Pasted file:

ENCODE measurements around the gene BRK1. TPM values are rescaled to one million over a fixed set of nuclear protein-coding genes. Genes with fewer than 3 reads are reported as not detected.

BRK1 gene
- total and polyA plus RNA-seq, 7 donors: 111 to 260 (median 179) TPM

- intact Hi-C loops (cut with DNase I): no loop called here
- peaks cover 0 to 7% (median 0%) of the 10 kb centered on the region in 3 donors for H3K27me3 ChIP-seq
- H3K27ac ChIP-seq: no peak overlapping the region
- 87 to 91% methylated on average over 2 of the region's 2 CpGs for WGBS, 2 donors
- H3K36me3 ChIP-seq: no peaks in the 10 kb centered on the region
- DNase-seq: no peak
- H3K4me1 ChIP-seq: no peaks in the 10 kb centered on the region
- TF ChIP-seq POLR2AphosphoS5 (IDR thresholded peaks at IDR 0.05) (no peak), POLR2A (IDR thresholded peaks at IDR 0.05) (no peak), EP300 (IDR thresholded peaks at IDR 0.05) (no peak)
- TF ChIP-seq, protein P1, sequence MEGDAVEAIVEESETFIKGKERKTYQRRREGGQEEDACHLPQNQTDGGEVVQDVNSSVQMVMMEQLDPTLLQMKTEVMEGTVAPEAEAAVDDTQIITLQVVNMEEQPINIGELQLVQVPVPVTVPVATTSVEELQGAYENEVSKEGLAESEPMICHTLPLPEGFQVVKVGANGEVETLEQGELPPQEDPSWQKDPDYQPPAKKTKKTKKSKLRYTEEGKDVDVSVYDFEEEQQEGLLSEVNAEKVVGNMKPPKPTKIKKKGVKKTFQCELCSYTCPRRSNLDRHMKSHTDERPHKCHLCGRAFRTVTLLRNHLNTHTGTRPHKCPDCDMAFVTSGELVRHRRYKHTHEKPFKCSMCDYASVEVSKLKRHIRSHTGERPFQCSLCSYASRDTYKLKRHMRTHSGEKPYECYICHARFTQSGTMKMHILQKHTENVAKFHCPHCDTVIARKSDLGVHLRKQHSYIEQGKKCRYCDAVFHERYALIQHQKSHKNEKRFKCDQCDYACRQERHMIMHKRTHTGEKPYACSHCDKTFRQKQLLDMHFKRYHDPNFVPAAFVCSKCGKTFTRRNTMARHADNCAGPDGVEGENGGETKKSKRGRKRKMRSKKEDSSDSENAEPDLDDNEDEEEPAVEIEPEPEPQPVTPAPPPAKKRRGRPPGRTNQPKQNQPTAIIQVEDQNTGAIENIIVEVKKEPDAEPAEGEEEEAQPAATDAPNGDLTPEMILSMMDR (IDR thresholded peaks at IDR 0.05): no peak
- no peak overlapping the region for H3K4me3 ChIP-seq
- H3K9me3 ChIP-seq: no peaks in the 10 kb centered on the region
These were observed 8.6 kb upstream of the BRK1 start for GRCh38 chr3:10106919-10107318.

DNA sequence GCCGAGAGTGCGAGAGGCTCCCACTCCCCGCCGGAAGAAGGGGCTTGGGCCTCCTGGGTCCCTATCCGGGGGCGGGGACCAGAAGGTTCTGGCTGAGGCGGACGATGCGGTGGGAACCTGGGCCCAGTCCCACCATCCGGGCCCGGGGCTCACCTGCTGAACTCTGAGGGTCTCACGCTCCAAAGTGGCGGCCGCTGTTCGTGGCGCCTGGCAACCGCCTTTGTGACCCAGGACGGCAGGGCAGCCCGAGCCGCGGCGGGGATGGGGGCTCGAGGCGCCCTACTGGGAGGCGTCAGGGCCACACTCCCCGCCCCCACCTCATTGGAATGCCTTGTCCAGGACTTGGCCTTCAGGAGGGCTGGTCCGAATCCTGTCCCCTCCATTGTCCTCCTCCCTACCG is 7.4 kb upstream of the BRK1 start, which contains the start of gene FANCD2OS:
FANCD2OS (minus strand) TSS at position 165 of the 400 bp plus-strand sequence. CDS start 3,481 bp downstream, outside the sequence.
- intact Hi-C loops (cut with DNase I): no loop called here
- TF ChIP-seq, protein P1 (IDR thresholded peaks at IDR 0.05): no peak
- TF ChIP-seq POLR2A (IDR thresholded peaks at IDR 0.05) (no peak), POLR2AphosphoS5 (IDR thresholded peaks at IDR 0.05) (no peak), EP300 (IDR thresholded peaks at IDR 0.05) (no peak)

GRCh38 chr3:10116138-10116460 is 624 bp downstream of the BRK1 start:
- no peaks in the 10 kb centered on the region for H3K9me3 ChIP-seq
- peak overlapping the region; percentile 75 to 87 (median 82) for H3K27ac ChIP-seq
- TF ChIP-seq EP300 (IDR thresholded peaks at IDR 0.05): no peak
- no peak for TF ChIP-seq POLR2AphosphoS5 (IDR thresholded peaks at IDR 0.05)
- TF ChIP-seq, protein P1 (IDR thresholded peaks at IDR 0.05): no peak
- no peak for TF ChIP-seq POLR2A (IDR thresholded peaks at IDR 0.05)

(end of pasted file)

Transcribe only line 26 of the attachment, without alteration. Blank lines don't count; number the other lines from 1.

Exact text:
- TF ChIP-seq, protein P1 (IDR thresholded peaks at IDR 0.05): no peak